Christopher Nolan’s ‘Oppenheimer’ A Triumph Of Film Making


Christopher Nolan’s Oppenheimer is a triumph; the best movie I have seen all year. Actually, the best movie I’ve seen in quite a few years. He wrote it, directed it, and turned a three-hour film that mostly consists of men in suits talking into an exciting, fascinating biopic.

J. Robert Oppenheimer (Cillian Murphy) is called “the father of the atomic bomb,” a fitting designation for the man who led the scientists on the Manhattan Project, which created the bomb during World War II. But this movie does not focus simply on that, but the complex social history of the 1930s, 1940s and 1950s. Nolan’s genius is that he moves back and forth so well. A congressional hearing for Lewis Strauss (Robert Downey Jr.), the first head of the Atomic Energy Commission, for an appointment as Secretary of Commerce frames the whole movie, since his dealings with Oppenheimer and Oppenheimer’s loyalty are called into question.

At the start, we see young Oppy (as he was called) in Europe, learning about quantum mechanics from the top brains of the day, some of whom will work with him and some against the U.S. during World War II. Teaching at Berkeley, he works with Ernest Lawrence (Josh Hartnett), a specialist in dealing with atomics. He becomes part of the left-wing culture there, mostly because he is Jewish and only the communists seem willing to fight the fascists in Spain. Although he is never a communist, his wife Kitty (Emily Blunt), lover Jean Tatlock (Florence Pugh) and brother Frank (Dylan Arnold) are. As a result, he is under suspicion.

But Colonel, later General, Leslie Groves (Matt Damon) chooses him to head the project. The scenes leading up to the creation and testing of the bomb (the famed Trinity Test) are superb. And once the bombs are dropped, Oppy became a national hero.

That is, until the McCarthy era. He was brought before a board and declared a security risk, his clearances taken. The 1950s section is all in black and white, a fascinating contrast. Oppenheimer, whose personal life was a mess, not only had the ability to arouse great loyalty, but could offend pretty well.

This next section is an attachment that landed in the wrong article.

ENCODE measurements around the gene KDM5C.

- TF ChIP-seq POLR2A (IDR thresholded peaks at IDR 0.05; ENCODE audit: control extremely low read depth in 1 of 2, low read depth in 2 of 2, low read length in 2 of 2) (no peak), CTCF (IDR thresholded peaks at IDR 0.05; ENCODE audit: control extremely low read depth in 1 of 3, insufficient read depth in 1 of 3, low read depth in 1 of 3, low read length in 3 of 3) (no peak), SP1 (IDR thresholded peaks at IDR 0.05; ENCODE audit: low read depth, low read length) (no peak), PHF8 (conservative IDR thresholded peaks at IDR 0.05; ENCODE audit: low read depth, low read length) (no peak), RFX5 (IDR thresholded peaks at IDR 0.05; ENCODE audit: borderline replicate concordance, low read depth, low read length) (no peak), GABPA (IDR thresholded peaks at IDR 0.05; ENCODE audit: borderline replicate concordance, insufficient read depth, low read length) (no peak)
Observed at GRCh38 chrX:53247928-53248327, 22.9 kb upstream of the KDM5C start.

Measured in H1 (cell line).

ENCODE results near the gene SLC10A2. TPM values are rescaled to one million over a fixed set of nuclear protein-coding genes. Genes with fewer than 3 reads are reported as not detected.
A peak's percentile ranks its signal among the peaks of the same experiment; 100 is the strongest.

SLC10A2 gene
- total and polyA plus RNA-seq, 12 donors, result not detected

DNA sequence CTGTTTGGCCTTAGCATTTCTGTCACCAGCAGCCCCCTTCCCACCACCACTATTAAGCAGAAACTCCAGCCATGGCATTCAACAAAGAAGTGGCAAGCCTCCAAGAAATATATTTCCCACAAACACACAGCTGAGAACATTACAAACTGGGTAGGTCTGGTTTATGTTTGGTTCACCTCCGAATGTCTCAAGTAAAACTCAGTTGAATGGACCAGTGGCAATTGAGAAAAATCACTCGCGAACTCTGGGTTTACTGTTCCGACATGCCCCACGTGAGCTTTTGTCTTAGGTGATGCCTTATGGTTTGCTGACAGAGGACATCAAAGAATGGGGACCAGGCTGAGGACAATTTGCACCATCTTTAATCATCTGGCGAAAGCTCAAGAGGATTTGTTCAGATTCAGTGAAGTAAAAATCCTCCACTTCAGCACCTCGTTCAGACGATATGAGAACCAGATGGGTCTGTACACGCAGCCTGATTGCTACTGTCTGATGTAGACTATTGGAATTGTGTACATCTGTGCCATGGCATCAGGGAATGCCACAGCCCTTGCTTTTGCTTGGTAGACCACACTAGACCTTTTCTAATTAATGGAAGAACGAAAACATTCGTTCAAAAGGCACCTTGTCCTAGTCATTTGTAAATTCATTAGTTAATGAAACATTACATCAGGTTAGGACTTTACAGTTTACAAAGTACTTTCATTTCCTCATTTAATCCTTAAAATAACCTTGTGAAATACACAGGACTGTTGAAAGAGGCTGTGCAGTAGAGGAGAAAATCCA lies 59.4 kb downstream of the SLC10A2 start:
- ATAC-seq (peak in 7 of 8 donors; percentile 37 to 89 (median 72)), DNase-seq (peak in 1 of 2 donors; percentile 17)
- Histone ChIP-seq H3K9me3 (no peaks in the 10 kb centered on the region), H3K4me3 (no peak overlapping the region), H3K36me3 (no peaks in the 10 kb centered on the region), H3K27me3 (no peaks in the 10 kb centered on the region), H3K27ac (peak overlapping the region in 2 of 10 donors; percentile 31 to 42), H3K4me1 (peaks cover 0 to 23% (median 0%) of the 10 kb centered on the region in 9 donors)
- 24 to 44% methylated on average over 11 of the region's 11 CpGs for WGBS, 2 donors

One of the great things about the film is that it is not one-sided. Too often, the hero is perfect or one side or another is great and the other all evil. In this film, the McCarthyites are shown (rightly) to be short-sighted and nasty, but it does show that, yes, there were communists working to steal information. And, while we might judge one way now, it might have seemed different close to the time when Russia had moved into Eastern Europe and China supported North Korea.

Nolan gets brilliant performances from all his actors. Murphy, with piercing blue eyes, is exceptional as the complex Oppenheimer. But we expect great acting from stars. The key in the film is that even the supporting cast is brilliant. Downey is incredible; this might be his best, most subtle acting ever. Damon is very strong as Groves, projecting a superb calm. Blunt manages to make Kitty, often drunk and bitter, a powerful presence. Pugh, although naked more often than not, brings an emotional power to her part. Hartnett does his best acting in years as Lawrence, and there are dozens of other actors in small parts that are excellent. Tom Conti stands out in a few short scenes as Einstein. David Krumholtz stands out as Isidore Rabi, a very moral scientist.

Nolan is one of our great directors. Here he takes a film based on a lot of ideas and turn it into an explosive “who done it” as characters maneuver. The world these people lived in was changing rapidly, and some took advantage and others became victims. There are sections of the film that do get slow unless you’re a history buff or political junkie. But there is so much tension, so much contrast in this film, you will wind up thinking about different elements long after you have left the theater.

This is one movie you must see. It is not for kids (it is rated R for good reason), but it also serves as an intelligence test. Most of you do not follow history as much as I (I was a social studies teacher for more than 20 years) or are experts in nuclear science. But Nolan makes it easy to follow. See it.